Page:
ALBUQUERQUE, NM — The US Space Force rapid development organization is on track to deliver its first system this year, a schedule that leaders say demonstrates the value of its unique role in the space ecosystem. space acquisition.
The Space Rapid Capabilities Office was created by Congress in fiscal year 2018 to develop much-needed operational prototypes as part of a campaign to accelerate space acquisition. The office received its first projects in early 2019 and is now managing 14 classified programs with the aim of making them operational within five years.
As its first projects near delivery at the end of this year and through 2023, Space RCO director Kelly Hammett told reporters during a July 23 visit to its headquarters at Air Force Base Kirtland, New Mexico that the office is meeting schedule targets and working closely with Space Force to ensure a smooth transition.
Because the programs are classified, Hammett said he couldn’t discuss them in detail.
Decision-making powers and its status as a direct reporting unit to the Chief of Space Operations, General Jay Raymond, underpin the Space RCO’s ability to act quickly. The bureau doesn’t have any special exemptions from federal acquisition regulations or, as Hammett described it, a “magic wand” to get things done faster, but it does have independence and targeted requirements.
Its Space Force partnerships are also key, Hammett said, noting that being co-located in Kirtland with organizations such as Space Systems Command’s Innovation and Prototyping Delta and the Laboratory’s Space Vehicle Directorate Air Force Research Center helps strengthen this collaboration.
Although the offices are all involved in the acquisition process, their roles are distinct. The AFRL is focused on maturing technology and has deep space science and technology expertise. Space Systems Command field operational capability. And the Space RCO provides prototypes that can be quickly transferred to the SSC program offices.
Col. Jeremy Raley, outgoing director of the Space RCO’s Strategic Capabilities Group and incoming head of the AFRL’s Space Vehicles Directorate, said that while the lab is good at conducting experiments and proving that a technology will work, the Space RCO brings urgency and measured risk. take to the table. These niche capabilities provide opportunities to learn from each other and capitalize on each organization’s unique strengths.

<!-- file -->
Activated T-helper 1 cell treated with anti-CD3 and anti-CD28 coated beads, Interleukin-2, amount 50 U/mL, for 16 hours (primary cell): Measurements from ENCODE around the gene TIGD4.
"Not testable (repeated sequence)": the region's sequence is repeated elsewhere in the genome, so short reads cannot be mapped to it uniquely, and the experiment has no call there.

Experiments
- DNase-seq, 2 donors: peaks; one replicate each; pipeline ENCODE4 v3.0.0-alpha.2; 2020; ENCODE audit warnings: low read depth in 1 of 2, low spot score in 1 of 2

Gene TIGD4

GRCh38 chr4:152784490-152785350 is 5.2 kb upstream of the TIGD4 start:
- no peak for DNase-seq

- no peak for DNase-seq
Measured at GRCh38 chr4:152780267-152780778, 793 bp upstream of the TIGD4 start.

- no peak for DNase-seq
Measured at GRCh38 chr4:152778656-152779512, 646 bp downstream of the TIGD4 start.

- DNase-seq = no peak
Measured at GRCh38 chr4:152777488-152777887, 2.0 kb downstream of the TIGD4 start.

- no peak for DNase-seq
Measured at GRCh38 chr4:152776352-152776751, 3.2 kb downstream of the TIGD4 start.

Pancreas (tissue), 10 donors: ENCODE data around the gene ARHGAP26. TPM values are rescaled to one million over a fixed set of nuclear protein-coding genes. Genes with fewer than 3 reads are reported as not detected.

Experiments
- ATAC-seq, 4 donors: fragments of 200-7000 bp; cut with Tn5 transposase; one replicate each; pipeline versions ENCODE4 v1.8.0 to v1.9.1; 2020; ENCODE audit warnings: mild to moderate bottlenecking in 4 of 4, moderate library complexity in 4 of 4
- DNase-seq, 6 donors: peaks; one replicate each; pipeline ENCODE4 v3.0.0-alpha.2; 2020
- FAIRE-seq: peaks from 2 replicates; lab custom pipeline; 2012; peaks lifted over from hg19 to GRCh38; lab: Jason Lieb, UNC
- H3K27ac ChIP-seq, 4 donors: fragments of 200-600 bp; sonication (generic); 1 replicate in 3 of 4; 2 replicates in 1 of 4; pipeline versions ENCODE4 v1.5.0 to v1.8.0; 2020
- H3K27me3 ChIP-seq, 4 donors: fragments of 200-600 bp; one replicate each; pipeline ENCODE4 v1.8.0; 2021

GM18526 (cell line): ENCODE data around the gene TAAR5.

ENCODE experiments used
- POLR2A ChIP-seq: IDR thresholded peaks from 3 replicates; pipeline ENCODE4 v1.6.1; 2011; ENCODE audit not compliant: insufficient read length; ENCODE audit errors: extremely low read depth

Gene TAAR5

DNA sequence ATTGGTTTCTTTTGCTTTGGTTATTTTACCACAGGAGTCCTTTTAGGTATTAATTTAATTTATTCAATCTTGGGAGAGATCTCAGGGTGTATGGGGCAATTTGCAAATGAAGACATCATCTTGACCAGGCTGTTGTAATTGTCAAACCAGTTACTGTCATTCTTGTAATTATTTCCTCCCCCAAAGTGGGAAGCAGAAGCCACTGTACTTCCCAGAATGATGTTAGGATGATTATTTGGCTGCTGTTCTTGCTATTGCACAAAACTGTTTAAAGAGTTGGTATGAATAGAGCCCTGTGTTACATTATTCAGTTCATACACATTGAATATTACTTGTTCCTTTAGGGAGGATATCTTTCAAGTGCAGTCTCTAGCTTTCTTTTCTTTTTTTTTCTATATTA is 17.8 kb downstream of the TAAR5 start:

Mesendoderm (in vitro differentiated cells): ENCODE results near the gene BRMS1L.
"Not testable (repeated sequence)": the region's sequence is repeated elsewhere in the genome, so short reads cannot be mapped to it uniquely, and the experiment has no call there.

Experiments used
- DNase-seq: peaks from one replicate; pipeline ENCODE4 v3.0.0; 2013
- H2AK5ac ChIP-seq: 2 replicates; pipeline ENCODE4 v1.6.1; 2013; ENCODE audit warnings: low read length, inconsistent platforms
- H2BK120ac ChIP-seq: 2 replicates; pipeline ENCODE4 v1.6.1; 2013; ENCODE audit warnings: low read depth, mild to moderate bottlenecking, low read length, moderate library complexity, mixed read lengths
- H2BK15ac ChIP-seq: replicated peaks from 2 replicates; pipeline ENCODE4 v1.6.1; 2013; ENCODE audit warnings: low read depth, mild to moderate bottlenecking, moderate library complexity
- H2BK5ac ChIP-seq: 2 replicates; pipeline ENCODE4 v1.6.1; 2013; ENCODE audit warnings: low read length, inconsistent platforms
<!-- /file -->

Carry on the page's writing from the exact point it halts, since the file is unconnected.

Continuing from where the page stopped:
“Collaboration is absolutely important,” Raley told C4ISRNET in a June 23 interview. “If we’re going to use taxpayers’ money effectively, we need to more or less split our ways and understand what each of us does and how we leverage our strengths.”
Integration rather than consolidation
The cooperation and alignment occurring between the organizations represented in Kirtland is representative of the type of acquisition system the Space Force is trying to build. One of the department’s main tasks has been to streamline the acquisition of space, long hampered by bureaucratic decision-making processes. Lawmakers have criticized the service’s progress on this front, saying they want more details on its plan.
For Space Force, streamlining does not necessarily mean reducing the number of organizations acquiring capabilities, but rather ensuring that their functions are clearly defined and integrated. For example, the service has created a Program Integration Council that includes representatives from SSC, Space RCO, Space Development Agency, Missile Defense Agency, and other organizations involved in space acquisition. The board meets regularly to discuss projects and resolve any overlaps.
Air Force Assistant Secretary for Space Acquisition and Integration Frank Calvelli, whose role was created by Congress to better coordinate space system development and procurement, said told reporters during his first engagement with the press last month that he was “pretty happy” with the organizations he inherited.
“I don’t foresee any organizational changes,” Calvelli said during the June 28 roundtable, speaking specifically about SSC, Space RCO and the Space Development Agency, which today resides in the portfolio of the Under Secretary at defense for research and engineering, but will change that to fall to Space Force.
Calvelli said that while there are a number of organizations working in space acquisition, he’s “OK with that.” Instead of targeting or consolidating, he plans to use his authority to ensure their work is integrated.
“They all have unique attributes, unique strengths, and unique authorities that are quite nice to be able to tap into,” he said.
Courtney Albon is C4ISRNET’s Space and Emerging Technologies Journalist. She previously covered the US Air Force and US Space Force for Inside Defense.